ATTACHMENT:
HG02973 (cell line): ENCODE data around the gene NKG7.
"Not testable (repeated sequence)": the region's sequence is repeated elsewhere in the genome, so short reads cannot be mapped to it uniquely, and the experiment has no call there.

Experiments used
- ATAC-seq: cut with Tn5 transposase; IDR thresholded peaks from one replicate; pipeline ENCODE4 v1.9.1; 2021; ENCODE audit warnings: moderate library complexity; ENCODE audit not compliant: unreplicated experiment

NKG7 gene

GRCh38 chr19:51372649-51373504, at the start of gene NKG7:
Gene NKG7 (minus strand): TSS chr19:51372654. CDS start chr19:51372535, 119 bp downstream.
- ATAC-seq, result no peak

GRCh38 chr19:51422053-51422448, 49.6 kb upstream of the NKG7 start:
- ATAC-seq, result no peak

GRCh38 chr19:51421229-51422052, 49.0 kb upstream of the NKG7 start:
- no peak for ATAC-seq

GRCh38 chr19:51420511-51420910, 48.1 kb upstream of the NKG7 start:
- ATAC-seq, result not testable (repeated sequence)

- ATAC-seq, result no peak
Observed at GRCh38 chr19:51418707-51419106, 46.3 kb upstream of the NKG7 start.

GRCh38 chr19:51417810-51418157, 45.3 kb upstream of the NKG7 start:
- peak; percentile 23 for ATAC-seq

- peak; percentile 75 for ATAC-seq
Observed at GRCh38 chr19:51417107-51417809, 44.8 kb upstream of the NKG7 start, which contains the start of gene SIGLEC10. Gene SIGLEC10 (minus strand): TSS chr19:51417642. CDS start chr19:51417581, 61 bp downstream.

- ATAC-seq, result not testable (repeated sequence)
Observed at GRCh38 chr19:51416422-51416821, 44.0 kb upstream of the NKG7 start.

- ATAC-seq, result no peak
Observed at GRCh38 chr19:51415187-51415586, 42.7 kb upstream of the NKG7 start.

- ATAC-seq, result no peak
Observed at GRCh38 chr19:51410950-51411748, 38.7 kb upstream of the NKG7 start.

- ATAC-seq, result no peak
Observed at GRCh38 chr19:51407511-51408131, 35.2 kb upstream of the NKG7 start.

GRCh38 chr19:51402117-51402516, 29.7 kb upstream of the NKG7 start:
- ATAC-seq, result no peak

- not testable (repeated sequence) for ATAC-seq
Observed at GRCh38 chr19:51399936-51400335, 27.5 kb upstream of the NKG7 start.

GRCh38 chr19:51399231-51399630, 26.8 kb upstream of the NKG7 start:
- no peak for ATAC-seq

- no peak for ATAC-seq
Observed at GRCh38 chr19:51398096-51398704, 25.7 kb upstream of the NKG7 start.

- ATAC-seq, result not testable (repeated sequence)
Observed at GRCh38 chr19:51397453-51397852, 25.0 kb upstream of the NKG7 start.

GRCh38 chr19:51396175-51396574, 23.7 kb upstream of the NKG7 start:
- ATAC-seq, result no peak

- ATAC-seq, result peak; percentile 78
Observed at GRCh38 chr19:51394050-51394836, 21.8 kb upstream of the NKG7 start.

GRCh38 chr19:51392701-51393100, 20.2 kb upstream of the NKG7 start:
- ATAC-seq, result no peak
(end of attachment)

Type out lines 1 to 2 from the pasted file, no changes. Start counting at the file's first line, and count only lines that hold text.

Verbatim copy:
HG02973 (cell line): ENCODE data around the gene NKG7.
"Not testable (repeated sequence)": the region's sequence is repeated elsewhere in the genome, so short reads cannot be mapped to it uniquely, and the experiment has no call there.